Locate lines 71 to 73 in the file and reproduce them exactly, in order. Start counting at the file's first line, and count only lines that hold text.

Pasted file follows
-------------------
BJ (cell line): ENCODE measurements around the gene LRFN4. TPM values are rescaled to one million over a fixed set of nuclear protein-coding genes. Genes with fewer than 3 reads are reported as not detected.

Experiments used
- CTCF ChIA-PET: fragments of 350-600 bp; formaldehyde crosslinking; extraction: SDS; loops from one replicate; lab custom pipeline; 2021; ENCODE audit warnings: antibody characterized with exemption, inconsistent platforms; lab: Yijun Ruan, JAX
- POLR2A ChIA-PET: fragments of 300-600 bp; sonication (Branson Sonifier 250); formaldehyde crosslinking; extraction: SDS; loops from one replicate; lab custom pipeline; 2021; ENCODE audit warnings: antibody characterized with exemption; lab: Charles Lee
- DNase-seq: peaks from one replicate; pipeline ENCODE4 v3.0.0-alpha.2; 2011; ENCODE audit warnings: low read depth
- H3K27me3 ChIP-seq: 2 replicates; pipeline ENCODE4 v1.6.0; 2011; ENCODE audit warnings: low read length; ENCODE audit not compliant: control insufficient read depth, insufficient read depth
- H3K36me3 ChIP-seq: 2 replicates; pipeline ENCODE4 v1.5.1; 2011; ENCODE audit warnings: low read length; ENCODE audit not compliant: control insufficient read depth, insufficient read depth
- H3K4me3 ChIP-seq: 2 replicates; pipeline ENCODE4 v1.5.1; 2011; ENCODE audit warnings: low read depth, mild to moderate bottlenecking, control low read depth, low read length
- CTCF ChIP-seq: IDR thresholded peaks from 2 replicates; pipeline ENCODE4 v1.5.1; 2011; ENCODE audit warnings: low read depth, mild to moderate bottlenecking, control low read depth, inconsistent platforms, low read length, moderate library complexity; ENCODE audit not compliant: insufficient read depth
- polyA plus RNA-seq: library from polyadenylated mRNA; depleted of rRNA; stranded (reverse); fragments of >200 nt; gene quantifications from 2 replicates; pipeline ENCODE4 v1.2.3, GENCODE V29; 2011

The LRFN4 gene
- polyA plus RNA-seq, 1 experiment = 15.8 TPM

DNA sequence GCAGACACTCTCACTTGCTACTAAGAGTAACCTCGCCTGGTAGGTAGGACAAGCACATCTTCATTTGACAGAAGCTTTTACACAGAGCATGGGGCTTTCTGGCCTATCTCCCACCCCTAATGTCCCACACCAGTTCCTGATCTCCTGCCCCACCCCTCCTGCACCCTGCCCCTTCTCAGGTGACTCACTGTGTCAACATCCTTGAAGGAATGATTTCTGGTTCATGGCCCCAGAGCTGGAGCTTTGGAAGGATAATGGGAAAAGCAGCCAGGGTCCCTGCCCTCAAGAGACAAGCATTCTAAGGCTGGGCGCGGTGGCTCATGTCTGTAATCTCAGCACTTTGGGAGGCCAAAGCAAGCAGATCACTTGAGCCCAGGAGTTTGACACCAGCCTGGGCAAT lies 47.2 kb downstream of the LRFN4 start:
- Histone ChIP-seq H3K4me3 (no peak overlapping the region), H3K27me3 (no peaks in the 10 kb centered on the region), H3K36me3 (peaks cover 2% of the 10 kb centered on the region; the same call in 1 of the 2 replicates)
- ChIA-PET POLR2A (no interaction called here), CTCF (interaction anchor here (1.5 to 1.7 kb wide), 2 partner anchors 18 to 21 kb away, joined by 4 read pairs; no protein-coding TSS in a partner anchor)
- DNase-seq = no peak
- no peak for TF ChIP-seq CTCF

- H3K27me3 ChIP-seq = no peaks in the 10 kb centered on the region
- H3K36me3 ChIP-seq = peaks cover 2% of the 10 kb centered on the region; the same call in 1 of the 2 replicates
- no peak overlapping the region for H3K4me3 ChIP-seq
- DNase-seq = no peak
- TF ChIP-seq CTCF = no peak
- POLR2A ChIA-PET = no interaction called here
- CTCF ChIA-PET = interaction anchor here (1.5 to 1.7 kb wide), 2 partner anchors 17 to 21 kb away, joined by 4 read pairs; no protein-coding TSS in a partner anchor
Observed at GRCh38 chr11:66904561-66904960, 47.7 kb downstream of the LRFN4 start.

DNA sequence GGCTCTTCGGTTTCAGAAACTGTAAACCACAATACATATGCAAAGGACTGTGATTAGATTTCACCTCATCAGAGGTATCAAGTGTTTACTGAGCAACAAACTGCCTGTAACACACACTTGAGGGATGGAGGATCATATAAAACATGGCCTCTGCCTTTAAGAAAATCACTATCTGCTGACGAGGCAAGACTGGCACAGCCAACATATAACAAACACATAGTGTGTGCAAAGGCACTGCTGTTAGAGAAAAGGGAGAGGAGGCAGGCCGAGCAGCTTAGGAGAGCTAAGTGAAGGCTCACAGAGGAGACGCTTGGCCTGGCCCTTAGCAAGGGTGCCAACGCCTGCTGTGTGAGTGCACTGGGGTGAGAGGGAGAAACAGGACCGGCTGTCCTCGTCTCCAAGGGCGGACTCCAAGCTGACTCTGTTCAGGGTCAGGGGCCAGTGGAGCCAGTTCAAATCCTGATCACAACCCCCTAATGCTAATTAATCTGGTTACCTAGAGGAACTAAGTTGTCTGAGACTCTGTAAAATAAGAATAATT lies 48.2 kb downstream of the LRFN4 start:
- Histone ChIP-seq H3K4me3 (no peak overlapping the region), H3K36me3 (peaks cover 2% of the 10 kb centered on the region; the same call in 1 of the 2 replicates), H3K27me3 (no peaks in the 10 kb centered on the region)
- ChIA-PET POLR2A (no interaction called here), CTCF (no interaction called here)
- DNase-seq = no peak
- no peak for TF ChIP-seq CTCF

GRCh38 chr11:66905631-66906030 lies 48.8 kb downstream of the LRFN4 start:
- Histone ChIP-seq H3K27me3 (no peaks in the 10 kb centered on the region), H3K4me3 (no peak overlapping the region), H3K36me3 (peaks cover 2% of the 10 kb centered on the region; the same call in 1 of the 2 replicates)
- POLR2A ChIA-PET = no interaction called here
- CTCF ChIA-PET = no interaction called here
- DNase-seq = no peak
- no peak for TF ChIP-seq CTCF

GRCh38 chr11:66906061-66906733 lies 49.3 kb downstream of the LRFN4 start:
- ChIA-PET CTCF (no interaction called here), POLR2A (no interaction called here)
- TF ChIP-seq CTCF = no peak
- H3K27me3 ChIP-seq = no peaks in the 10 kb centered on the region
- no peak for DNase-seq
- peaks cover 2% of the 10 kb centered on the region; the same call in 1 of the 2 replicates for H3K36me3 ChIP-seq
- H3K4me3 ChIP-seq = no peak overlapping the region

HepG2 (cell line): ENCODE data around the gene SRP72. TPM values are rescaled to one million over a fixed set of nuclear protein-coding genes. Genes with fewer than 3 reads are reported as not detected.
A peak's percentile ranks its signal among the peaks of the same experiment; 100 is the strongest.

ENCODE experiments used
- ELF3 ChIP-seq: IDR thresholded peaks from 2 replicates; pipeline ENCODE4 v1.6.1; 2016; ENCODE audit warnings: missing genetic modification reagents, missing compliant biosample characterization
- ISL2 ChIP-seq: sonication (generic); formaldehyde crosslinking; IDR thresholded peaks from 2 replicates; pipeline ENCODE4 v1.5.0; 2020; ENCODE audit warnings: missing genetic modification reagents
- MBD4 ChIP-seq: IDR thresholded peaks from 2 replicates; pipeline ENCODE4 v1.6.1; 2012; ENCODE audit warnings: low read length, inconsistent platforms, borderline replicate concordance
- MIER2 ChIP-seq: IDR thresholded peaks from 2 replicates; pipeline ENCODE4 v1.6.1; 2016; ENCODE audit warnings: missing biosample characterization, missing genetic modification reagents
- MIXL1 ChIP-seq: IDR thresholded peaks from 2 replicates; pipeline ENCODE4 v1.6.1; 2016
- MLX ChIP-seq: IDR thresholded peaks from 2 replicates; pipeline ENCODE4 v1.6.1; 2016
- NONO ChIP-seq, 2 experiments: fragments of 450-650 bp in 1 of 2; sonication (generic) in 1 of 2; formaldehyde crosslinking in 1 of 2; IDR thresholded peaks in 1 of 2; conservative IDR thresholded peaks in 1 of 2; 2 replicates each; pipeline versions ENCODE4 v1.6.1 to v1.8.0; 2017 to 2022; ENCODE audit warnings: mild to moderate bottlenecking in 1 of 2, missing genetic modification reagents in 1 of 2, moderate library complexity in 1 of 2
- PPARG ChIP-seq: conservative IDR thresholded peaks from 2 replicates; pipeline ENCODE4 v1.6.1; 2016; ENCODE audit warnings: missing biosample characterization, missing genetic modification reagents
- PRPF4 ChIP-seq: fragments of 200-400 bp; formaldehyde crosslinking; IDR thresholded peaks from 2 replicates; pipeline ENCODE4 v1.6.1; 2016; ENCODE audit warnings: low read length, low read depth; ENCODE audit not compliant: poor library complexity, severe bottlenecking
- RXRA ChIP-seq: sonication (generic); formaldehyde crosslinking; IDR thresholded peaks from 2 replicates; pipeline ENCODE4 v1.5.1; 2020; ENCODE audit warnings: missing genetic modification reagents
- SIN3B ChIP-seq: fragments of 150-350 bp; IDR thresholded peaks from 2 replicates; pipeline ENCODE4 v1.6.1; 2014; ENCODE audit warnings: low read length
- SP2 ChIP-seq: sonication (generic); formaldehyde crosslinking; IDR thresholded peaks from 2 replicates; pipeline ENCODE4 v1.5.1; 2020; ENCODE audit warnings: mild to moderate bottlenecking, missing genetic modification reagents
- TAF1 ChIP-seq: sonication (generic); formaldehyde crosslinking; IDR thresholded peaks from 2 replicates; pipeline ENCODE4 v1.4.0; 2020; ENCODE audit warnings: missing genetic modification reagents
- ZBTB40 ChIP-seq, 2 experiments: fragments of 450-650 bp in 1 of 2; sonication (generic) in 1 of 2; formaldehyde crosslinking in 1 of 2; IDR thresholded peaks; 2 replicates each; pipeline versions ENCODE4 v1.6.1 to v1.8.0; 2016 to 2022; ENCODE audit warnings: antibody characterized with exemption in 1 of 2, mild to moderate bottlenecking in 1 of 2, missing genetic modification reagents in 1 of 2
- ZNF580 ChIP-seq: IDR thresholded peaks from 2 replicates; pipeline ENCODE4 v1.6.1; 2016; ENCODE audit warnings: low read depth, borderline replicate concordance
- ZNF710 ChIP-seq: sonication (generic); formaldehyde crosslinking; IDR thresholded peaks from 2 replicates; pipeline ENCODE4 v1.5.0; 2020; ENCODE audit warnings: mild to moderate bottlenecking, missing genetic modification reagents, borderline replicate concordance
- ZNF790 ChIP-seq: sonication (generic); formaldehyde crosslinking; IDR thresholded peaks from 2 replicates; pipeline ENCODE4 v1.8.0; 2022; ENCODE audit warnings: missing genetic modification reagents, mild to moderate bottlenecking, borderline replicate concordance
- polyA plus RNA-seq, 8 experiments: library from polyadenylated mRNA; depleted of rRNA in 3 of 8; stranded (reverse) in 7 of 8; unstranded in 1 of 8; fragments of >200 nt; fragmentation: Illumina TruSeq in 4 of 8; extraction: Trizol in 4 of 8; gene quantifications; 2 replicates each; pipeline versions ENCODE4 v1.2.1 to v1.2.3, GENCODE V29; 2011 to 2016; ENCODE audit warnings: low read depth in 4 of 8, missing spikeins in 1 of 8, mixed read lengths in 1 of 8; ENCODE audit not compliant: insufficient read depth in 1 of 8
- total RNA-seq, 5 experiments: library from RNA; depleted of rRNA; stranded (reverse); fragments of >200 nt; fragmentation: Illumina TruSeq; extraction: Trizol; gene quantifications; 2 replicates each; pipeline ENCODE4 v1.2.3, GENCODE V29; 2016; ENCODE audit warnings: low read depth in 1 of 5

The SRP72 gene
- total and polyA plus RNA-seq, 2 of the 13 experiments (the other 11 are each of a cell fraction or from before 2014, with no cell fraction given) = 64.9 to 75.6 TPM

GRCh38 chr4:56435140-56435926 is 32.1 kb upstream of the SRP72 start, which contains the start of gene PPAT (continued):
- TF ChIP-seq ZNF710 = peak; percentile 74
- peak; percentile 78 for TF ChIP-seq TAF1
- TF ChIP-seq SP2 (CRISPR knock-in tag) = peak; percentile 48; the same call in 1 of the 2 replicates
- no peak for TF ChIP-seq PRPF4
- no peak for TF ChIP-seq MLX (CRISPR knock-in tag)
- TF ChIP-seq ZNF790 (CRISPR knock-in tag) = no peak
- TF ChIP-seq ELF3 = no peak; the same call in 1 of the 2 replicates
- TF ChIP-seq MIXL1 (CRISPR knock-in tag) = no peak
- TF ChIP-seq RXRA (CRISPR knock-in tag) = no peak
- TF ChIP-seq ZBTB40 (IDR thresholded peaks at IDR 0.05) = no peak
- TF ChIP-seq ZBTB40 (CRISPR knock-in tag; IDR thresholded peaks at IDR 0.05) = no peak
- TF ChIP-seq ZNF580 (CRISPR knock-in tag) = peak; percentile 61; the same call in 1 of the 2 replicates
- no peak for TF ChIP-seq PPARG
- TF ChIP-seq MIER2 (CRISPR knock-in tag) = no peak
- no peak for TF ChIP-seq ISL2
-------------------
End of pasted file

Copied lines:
- TF ChIP-seq SP2 (CRISPR knock-in tag) = peak; percentile 48; the same call in 1 of the 2 replicates
- no peak for TF ChIP-seq PRPF4
- no peak for TF ChIP-seq MLX (CRISPR knock-in tag)